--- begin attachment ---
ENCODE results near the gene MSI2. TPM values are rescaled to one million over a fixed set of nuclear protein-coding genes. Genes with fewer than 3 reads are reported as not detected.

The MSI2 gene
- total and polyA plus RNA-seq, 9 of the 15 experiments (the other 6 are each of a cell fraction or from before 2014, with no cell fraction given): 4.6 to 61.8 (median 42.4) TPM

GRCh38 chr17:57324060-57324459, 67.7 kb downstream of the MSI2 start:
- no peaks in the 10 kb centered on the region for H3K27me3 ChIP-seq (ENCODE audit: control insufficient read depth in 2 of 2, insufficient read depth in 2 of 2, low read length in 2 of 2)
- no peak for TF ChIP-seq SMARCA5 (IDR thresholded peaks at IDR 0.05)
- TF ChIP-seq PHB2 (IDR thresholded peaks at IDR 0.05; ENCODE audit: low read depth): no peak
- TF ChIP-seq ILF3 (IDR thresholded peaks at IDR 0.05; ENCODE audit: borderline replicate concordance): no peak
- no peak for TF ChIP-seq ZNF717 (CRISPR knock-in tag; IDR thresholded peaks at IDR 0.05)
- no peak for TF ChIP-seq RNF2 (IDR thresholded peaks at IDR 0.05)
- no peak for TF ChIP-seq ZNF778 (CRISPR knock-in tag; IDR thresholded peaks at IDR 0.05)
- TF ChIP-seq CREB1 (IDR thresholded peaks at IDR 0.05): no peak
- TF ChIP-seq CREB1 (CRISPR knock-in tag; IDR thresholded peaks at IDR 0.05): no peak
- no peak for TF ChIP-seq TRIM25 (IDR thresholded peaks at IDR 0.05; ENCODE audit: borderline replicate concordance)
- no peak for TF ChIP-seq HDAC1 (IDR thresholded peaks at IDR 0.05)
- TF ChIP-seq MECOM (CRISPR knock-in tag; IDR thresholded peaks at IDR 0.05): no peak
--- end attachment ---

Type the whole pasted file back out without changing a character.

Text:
ENCODE results near the gene MSI2. TPM values are rescaled to one million over a fixed set of nuclear protein-coding genes. Genes with fewer than 3 reads are reported as not detected.

The MSI2 gene
- total and polyA plus RNA-seq, 9 of the 15 experiments (the other 6 are each of a cell fraction or from before 2014, with no cell fraction given): 4.6 to 61.8 (median 42.4) TPM

GRCh38 chr17:57324060-57324459, 67.7 kb downstream of the MSI2 start:
- no peaks in the 10 kb centered on the region for H3K27me3 ChIP-seq (ENCODE audit: control insufficient read depth in 2 of 2, insufficient read depth in 2 of 2, low read length in 2 of 2)
- no peak for TF ChIP-seq SMARCA5 (IDR thresholded peaks at IDR 0.05)
- TF ChIP-seq PHB2 (IDR thresholded peaks at IDR 0.05; ENCODE audit: low read depth): no peak
- TF ChIP-seq ILF3 (IDR thresholded peaks at IDR 0.05; ENCODE audit: borderline replicate concordance): no peak
- no peak for TF ChIP-seq ZNF717 (CRISPR knock-in tag; IDR thresholded peaks at IDR 0.05)
- no peak for TF ChIP-seq RNF2 (IDR thresholded peaks at IDR 0.05)
- no peak for TF ChIP-seq ZNF778 (CRISPR knock-in tag; IDR thresholded peaks at IDR 0.05)
- TF ChIP-seq CREB1 (IDR thresholded peaks at IDR 0.05): no peak
- TF ChIP-seq CREB1 (CRISPR knock-in tag; IDR thresholded peaks at IDR 0.05): no peak
- no peak for TF ChIP-seq TRIM25 (IDR thresholded peaks at IDR 0.05; ENCODE audit: borderline replicate concordance)
- no peak for TF ChIP-seq HDAC1 (IDR thresholded peaks at IDR 0.05)
- TF ChIP-seq MECOM (CRISPR knock-in tag; IDR thresholded peaks at IDR 0.05): no peak